Last week, on the eve of the 112th annual North American International Toy Fair, billed as the largest toy and youth product marketplace in the western hemisphere, the Toy Industry Association handed out awards for "Toy of the Year."
The awards – voted on by a special panel of "experts" as well as journalists, consumers, bloggers, retailers and members of the Toy Industry Association – boast multiple categories, including "Boy Toy of the Year" and "Girl Toy of the Year."
What was named the best toy for boys? A frankly pretty rad looking dinosaur. Spin Master's Zoomer Dino is "a way cool remote-control toy that balances on two wheels, roams freely, and responds to your voice and hand motions," explains blogger Jamie Greene. (In addition to taking best boy toy, Zoomer Dino also won for "Toy of the Year.")
And the girl toy of the year? A plastic shopping play set.
Is this a cool toy? Is it a fun toy?
Greene raised a much more important question on his blog: "In 2015, why do these categories even exist?"
Toy Fair is very big and very old, but it obviously isn't big enough or mature enough to move beyond the old and tired practice of putting gendered labels on toys.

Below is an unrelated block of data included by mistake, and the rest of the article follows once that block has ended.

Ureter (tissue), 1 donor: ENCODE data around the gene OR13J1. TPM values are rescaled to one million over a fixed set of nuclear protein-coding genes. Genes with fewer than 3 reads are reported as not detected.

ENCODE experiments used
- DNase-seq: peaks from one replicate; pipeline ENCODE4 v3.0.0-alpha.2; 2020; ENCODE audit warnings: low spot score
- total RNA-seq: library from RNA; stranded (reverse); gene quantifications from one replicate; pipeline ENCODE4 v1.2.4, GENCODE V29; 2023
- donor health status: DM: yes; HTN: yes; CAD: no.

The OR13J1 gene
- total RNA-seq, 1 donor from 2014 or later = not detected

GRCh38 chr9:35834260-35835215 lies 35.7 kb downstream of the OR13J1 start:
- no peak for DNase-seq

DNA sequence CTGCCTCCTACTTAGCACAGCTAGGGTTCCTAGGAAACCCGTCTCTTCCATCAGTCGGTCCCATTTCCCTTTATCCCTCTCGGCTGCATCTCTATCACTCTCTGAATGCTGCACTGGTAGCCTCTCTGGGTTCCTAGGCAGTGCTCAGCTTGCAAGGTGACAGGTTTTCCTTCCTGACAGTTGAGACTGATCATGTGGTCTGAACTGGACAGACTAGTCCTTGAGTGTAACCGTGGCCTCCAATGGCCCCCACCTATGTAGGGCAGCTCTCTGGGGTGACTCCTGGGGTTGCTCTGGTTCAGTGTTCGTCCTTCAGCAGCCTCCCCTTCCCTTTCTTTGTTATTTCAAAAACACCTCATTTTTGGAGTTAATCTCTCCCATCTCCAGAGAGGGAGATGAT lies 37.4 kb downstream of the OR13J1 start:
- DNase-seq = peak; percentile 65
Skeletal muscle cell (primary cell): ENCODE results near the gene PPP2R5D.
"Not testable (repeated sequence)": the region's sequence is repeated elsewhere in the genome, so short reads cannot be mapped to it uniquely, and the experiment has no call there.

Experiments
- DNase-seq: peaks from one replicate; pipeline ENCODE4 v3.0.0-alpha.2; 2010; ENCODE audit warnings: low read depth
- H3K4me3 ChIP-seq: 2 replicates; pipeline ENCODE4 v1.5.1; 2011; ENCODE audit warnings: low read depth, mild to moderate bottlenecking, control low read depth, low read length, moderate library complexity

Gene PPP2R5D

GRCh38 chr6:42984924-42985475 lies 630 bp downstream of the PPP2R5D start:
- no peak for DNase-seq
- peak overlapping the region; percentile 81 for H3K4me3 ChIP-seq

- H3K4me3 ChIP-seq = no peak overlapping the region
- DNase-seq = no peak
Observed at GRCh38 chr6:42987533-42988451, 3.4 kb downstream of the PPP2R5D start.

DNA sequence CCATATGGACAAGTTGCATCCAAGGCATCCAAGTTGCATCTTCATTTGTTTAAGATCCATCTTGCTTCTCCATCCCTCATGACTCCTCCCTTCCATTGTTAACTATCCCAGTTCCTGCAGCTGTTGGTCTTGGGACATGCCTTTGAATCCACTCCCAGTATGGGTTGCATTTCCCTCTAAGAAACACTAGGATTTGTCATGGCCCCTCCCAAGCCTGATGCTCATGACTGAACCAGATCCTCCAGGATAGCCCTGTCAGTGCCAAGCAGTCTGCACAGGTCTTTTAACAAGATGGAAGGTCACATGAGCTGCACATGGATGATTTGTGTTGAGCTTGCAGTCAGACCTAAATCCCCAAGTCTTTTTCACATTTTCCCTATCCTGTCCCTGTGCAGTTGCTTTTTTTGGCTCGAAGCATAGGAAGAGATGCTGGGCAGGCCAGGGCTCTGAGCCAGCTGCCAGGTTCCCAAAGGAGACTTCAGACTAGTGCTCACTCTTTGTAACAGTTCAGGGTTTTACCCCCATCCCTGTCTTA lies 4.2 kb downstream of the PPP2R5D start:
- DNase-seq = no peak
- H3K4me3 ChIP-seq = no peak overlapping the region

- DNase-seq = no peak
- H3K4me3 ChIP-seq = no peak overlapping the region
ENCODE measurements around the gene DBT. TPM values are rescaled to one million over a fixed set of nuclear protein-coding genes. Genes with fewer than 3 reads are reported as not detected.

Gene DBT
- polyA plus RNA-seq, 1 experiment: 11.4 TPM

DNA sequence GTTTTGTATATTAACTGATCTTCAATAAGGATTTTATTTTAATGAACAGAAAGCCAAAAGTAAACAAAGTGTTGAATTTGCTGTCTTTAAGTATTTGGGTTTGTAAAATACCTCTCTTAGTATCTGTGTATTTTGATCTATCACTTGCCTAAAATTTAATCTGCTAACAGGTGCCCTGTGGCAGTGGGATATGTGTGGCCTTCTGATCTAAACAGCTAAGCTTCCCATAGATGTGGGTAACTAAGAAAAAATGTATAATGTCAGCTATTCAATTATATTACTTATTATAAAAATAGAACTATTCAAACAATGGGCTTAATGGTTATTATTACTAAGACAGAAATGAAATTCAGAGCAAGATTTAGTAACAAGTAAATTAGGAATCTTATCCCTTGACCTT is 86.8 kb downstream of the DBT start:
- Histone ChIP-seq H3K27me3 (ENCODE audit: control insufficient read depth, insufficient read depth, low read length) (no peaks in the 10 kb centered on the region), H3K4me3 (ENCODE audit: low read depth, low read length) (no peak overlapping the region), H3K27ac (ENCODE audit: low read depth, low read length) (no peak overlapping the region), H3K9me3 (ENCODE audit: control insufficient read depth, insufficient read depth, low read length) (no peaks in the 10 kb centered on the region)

What exactly makes the Shopkins Small Mark Playset a "girl" toy, anyway? That its colour scheme is mostly pink? Because girls like to shop and boys don't? And what, girls don't like to play with dinosaurs?
As Greene points out, even McDonalds has stopped classifying its Happy Meal toys as "boys" or "girls" toys. And the toy awards handed out by an industry association in the U.K. similarly avoid gendered designations.
In 2013, Toys 'R' Us stores in the U.K. announced they would no longer put gender labels on toys following a campaign from an advocacy group called Let Toys Be Toys.
I doubt that kids in the U.K. are now wandering around those stores unsure of where they're supposed to go. They probably just run to the toys that look fun to them.